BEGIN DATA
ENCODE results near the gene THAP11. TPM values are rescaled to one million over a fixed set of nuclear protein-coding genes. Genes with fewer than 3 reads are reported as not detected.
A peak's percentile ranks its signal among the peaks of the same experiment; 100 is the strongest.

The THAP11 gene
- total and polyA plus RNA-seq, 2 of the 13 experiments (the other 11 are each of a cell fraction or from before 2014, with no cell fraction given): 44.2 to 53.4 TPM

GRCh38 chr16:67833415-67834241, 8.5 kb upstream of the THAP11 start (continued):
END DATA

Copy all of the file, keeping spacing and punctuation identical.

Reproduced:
ENCODE results near the gene THAP11. TPM values are rescaled to one million over a fixed set of nuclear protein-coding genes. Genes with fewer than 3 reads are reported as not detected.
A peak's percentile ranks its signal among the peaks of the same experiment; 100 is the strongest.

The THAP11 gene
- total and polyA plus RNA-seq, 2 of the 13 experiments (the other 11 are each of a cell fraction or from before 2014, with no cell fraction given): 44.2 to 53.4 TPM

GRCh38 chr16:67833415-67834241, 8.5 kb upstream of the THAP11 start (continued):